'Hotline Bling' director reveals secrets of Drake's new video
Director X also talks about the version of the video you'll never see.
When the music video for “Hotline Bling” arrived Monday evening, it showed a side of Drake we’ve never seen before — a side with some instantly legendary dance moves.
Drake reunited with “HYFR” and “Started From the Bottom” director Director X for the clip, which promptly went viral after debuting on Apple Music. Between the minimal set design and Drake’s candid dancing, “Hotline Bling” became perfect fodder for memes. A lot of memes.
While X, whose past credits also include Kendrick Lamar’s “King Kunta” and Ciara’s “Body Party,” calls the response “nuts,” he seems even happier just to see Drake dancing. “He’s a good dancer, man,” he told EW Wednesday. “We’re all used to music video dancers being people you need to pay professionally, but that’s legitimate, out-on-the-dancefloor, having-fun dancing right there.”
Read on for more on Drake’s dancing (and, you know, the rest of the video).
ENTERTAINMENT WEEKLY: What direction did you give Drake?
DIRECTOR X: Nothing. [Laughs] When you’re doing music videos, you’re dealing with artists that tour the world and perform to stadiums full of people, so they don’t need much help with the performance part of things. So I just turn on the camera and let them do what they’re going to do. It’s really setting the stage for them.
People have been debating whether Drake is a good or bad dancer. How would you describe his dancing?
He’s a good dancer, man. We’re all used to music video dancers being people you need to pay professionally, but that’s legitimate, out-on-the-dancefloor, having fun, dancing right there. No, it’s not Chris Brown or Michael Jackson. People need to dance again. I’m always good to promote dancing. Men have stopped dancing. I go to night clubs and I see girls dancing and men not dancing. It’s a horrible thing. I dance. I still have fun. You’ll see me at a club dancing with a girl that I just met. Guys really need to understand what all they’re losing by refusing to dance. I go to a night club where I know nobody and I have got a female pressed up against me grinding, and they’re still standing with a glass in their hand doing nothing. So make your choice, boys.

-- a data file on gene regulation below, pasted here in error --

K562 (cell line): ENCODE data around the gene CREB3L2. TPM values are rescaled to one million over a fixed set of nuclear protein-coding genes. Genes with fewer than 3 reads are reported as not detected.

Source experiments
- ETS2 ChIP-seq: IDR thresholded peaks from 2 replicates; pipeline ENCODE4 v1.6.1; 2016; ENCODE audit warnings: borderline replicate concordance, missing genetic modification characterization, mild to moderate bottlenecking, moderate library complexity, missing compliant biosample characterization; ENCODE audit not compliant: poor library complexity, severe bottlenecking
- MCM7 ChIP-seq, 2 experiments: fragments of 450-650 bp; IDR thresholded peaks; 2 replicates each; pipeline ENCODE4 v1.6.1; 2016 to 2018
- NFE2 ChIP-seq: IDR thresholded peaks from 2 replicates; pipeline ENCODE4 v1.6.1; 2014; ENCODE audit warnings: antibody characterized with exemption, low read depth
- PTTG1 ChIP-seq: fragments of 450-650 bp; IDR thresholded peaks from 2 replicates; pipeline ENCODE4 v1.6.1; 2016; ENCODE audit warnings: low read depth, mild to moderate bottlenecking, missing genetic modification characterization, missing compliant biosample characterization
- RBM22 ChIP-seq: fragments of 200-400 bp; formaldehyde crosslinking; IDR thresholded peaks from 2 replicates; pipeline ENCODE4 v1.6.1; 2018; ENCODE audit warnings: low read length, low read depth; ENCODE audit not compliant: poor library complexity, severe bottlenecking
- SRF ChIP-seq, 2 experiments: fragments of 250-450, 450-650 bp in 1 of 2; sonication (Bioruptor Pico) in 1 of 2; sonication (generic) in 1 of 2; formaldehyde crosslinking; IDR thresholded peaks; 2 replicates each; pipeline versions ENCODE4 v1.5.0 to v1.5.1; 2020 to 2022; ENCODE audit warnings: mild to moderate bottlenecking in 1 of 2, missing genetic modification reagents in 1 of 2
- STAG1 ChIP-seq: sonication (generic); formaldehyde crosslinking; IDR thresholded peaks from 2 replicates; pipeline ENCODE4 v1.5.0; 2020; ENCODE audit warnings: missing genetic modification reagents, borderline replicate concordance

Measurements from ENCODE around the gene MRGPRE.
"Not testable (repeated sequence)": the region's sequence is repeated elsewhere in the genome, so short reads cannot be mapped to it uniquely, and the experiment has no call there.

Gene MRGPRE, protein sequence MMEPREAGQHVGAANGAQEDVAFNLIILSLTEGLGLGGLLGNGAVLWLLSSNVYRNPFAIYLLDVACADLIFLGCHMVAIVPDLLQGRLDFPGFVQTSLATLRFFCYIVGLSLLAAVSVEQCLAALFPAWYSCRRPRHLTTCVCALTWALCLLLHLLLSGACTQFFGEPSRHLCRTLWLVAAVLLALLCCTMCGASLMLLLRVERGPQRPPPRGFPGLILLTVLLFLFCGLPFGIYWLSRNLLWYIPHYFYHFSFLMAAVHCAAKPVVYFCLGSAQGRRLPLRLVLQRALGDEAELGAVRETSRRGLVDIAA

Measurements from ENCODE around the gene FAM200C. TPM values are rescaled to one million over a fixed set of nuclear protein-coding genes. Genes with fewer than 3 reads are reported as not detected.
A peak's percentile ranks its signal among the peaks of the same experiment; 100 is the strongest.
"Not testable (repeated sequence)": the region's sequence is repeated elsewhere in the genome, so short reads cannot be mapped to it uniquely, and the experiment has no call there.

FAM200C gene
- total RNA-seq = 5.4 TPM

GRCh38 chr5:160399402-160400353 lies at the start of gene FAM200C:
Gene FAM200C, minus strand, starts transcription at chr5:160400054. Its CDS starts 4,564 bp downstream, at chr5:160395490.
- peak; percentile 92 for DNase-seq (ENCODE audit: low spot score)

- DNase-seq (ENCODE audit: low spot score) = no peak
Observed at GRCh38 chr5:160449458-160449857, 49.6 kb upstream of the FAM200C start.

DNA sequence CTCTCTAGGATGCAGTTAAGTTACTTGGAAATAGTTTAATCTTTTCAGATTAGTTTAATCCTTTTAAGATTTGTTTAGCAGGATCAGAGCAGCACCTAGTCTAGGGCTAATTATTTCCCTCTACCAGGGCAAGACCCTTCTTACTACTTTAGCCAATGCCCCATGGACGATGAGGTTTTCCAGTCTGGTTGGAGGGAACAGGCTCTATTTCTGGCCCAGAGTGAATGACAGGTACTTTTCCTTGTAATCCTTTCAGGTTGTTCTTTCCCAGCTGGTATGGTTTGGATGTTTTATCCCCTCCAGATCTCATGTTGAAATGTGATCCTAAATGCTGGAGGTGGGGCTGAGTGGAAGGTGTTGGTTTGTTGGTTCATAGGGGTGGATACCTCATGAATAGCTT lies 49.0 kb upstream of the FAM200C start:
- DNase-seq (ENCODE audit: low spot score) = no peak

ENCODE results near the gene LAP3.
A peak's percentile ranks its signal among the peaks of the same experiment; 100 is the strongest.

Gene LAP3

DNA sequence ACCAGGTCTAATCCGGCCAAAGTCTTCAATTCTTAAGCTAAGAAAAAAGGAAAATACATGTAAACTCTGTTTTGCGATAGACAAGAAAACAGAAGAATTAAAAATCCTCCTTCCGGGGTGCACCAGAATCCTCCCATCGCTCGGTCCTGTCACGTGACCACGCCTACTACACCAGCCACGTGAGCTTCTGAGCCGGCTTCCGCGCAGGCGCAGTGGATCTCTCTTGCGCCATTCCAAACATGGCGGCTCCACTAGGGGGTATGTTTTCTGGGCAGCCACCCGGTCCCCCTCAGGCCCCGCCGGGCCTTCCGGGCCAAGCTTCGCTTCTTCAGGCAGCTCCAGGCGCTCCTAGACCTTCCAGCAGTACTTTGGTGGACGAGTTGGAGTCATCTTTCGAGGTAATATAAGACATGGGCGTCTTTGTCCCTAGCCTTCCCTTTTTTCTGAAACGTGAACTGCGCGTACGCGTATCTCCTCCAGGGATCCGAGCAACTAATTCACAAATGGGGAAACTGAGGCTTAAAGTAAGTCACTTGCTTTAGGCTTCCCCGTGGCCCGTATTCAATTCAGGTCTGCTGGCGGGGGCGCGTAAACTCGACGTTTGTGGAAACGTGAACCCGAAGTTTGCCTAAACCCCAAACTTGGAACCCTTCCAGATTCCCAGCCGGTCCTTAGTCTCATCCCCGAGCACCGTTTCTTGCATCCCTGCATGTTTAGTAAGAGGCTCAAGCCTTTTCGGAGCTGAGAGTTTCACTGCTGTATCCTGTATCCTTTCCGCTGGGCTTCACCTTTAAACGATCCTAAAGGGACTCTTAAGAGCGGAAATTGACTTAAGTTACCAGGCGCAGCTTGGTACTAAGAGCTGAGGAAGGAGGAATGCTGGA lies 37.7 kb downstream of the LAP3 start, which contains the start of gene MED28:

Why do you think that men dancing faded out?
Everyone’s trying to be too cool, everyone’s trying to be too hard, and they started to associate it with being soft, which is completely the opposite of what it is. It’s just one of those things that people are afraid to do in public, which is again, why when a man goes out when he’s having fun, and they’re like, “Oh, you guys are having fun?” He doesn’t care about everyone’s opinion. It’s all positive things that come from having a good time.
Your music videos feature a lot of male artists dancing. Is that a statement?
No, it’s just birds of a feather flock together. Just serendipitously I end up working with men that are not afraid. Men. Real men. Real men dance. You know that I’m saying? And if you don’t think so, go tell those boys in Compton that are dancing in the Kendrick Lamar video [for “King Kunta”] that they’re not men. See how that works out for you, because that’s really Compton. Real men dance and have a good time and aren’t afraid to. [Laughs] So go on with it.
Back to “Hotline Bling”: Did you expect this response to the video?
I thought people were going to like it, be like, “Oh, cool set, it’s fun. He’s having a good time.” I had no idea it would be such a thing. I’ve done some videos that have gotten good responses, but I’ve never seen s— like this.
You think this is bigger than your other videos?
Yes. In the age of social media, this is crazy.
Was there a moment when you thought, “This is a great video”?
When they were building the sets, I was like, these are really big sets. This impressive stuff. You don’t see this stuff everyday.
What was it like watching the final cut for the first time?
Great. It was good to see it all come together. Back in the day, you used to make these videos. Back in the day, we used to build these big sets. They just went away. The budgets got smaller and it just stopped happening. So this is great.
How involved was Drake in the early stages?
Normally Drake has an idea of what he wants to do. Like “HYFR” and “Worst Behavior” and “Started From the Bottom,” he really had an idea of what he wanted the video to be. But this time, it was something they put on my side, and said, “All right, what do you think we should do?”
What was your other idea?
I wanted to do a dance competition like Silver Linings Playbook. I basically wanted to do the climax from Silver Linings Playbook. [Laughs] The other girl was gonna be some old lover. This wasn’t that type of video. We could do a performance video or we could do this crazy thing. So it became this crazy thing.
Have you seen the memes? Do you have favorites?
The tennis one and the Star Trek one, those are my favorites. It seems like it’s calmed down today. It’s funny, Instagram has a day of craziness and then it calms down. It’s a strange thing. Even now, I look at my timeline and I’m not really seeing the Drake memes. But yesterday was nonstop. It’s just a fascinating culture, so even capturing the culture for a day is quite a thing.